Sexuality’s Most Mysterious Need

June 18, 2020

‘Spirituality is not a domain solely owned and operated by religion. We are born spiritual beings and we have concomitant spiritual needs to have meaning, to have purpose, and to see the bigger picture of contextualizing even our most intimate moments, maybe especially those intimate moments.’

The group became speechless when he exploded out of his chair at our weekly session. Extending his finger like a prophet from the Old Testament, he stepped forward to make sure I got the point as his voice rang out, “You do NOT bring GOD into the bedroom!”

The other men in his group were stunned and even the atheists wondered aloud, “If there’s a God, how would you keep him out?” I nodded my head smiling at my client because, what else was there to say? Today was not his day to begin integrating his sexuality with his spirituality.

When my clients are presented with the challenge of integrating these two parts of their lives they’re invariably confused. It’s as if the religious part of their brains had never said, “Hi!” to the sexual part. The atheists often earnestly protest, “But I don’t have any religious beliefs.”

For them, it’s news that spirituality is a far vaster topic than religion, predating religion. For my religious clients, their notion of “integration” shrinks down to no more than a mere recitation of their beliefs, which, when it comes to sexuality, is never more than a series of rules. Don’t have sex before marriage, don’t have sex outside of marriage, don’t have sex with same-sex partners, don’t touch yourself and for God’s sake, get away from those farm animals!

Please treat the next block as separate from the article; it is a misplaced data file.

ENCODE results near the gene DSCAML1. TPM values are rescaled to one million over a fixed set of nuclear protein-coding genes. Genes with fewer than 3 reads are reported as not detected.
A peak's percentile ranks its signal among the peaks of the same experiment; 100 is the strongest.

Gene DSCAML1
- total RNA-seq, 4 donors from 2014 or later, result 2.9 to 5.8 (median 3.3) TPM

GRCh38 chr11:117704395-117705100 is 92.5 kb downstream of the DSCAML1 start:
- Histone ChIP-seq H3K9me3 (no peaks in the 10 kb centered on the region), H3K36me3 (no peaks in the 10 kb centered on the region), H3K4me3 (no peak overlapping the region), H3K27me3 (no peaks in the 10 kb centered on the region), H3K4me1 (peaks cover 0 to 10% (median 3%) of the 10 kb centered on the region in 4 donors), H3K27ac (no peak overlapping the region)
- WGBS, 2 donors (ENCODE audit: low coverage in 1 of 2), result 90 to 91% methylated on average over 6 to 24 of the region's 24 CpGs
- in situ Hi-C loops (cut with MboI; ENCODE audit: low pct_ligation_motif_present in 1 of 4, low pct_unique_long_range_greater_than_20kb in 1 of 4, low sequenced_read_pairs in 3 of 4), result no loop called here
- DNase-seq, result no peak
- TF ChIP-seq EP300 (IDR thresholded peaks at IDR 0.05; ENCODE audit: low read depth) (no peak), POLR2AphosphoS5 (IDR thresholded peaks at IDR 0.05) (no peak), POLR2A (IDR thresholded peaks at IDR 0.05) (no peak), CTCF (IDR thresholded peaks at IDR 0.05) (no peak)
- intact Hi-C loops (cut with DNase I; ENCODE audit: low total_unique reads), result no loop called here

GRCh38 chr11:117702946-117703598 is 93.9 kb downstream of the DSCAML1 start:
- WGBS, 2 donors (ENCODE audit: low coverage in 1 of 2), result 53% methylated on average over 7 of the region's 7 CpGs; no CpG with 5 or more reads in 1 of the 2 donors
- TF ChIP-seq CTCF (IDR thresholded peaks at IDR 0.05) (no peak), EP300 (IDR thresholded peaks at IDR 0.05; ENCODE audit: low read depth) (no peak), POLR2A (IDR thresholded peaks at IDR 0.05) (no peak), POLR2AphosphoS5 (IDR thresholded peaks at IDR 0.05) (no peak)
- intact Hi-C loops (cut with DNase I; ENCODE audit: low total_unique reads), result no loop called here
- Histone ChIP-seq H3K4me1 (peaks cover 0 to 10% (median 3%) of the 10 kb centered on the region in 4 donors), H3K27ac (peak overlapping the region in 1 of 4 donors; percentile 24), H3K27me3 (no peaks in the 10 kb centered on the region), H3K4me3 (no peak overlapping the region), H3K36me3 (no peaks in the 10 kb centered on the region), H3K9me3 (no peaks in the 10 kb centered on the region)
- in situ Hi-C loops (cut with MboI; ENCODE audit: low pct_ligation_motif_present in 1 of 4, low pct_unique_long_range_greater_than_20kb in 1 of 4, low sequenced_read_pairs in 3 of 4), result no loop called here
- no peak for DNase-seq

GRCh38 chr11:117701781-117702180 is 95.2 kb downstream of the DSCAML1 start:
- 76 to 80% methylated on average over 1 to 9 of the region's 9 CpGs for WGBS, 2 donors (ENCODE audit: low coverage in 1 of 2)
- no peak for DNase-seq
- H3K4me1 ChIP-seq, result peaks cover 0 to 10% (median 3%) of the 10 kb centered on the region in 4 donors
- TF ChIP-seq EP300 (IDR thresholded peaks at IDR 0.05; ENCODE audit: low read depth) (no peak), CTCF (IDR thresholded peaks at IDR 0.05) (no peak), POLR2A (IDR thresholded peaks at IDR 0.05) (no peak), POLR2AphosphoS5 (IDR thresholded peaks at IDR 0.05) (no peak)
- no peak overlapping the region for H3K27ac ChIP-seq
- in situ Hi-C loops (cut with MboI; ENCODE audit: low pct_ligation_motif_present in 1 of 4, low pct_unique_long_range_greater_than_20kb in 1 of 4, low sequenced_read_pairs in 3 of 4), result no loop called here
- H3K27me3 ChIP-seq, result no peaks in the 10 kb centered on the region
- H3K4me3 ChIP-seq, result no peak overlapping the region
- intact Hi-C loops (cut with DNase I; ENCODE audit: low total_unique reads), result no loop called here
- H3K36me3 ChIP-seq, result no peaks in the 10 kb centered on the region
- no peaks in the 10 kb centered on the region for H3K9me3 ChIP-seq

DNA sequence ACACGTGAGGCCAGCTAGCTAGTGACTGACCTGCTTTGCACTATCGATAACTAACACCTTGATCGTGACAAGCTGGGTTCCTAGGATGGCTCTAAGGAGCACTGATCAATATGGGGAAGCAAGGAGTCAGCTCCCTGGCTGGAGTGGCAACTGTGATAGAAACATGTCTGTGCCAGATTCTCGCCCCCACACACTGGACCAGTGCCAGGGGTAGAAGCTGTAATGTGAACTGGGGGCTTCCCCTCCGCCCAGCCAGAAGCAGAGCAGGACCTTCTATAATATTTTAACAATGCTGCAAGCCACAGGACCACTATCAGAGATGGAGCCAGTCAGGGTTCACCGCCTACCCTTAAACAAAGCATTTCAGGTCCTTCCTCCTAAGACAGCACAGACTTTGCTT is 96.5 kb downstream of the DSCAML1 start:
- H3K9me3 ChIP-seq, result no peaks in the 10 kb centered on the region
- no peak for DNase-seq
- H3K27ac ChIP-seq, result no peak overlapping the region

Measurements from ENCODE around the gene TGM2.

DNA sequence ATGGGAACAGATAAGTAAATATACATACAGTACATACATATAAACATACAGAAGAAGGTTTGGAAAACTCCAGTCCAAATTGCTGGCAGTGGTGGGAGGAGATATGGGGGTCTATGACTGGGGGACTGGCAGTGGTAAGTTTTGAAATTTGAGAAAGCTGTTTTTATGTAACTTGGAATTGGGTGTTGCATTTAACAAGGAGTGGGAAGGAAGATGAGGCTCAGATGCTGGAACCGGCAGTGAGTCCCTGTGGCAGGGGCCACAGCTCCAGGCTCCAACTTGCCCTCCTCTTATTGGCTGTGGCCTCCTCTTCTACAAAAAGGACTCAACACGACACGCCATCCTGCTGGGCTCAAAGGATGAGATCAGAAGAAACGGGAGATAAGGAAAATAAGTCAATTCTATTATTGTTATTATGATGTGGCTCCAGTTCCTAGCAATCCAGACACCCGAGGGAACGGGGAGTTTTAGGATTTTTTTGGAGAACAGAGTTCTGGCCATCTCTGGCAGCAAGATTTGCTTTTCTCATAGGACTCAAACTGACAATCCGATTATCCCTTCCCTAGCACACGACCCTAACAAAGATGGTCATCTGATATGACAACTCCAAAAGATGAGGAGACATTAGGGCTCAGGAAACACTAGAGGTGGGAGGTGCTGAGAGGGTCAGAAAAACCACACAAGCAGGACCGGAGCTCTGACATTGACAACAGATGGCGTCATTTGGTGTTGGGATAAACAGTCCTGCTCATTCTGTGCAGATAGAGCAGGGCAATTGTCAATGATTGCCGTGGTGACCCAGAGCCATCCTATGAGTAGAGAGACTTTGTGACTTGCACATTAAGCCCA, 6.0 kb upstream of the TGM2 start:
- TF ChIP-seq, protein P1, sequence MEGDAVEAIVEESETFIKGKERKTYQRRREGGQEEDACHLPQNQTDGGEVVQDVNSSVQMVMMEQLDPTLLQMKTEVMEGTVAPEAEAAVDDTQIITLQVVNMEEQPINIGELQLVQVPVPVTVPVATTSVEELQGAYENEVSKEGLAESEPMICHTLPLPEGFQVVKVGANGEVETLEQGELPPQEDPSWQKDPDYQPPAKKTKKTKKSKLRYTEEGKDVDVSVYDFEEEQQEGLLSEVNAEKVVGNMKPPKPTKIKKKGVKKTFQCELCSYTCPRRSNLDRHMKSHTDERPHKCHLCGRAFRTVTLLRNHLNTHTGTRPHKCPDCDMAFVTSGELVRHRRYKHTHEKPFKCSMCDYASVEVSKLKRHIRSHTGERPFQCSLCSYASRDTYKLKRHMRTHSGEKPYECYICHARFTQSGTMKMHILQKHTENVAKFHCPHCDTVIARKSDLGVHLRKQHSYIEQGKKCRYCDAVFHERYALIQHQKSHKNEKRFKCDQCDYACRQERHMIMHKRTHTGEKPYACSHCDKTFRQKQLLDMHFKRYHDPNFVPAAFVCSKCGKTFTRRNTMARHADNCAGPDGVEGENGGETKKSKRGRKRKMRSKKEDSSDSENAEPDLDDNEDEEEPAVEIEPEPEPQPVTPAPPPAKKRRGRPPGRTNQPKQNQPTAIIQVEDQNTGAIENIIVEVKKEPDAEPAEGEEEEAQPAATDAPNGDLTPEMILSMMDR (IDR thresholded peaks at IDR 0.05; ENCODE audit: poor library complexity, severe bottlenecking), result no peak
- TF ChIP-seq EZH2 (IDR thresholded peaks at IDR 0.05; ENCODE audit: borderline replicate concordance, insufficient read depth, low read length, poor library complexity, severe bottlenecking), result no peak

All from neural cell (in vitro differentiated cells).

Spirituality deals with the invisible, immaterial world as opposed to the physical one. Spirituality tries to answer questions like, “What is the meaning of life?” or “Why am I here?” or “How should I live?” or “What is love?” Spirituality provides meaning and context to our lives—including our sex lives. And, going once more into a very politically incorrect zone, some forms of spirituality do a better job than others when it comes to illumination and guidance to human sexual relations. When it comes to sexuality, a whole lot of spirituality is useless at best and, at worst, horribly misleading and abusive.

But is integrating sexuality and spirituality a human need? Do we need to do this? Revisiting our thought experiment from my textbook on sexual needs, “We’re All Like This,” try to see if you can imagine the perfect sex life, perfect in every way. Now imagine that very same perfect sex life stripped of all meaning, context, and depth—is it still perfect? Of course not. A sex life entirely limited to the physical will inevitably become boring as it depends on the two dimensions of titillation, the same song over and over again. At some point, we’re ready to move on.

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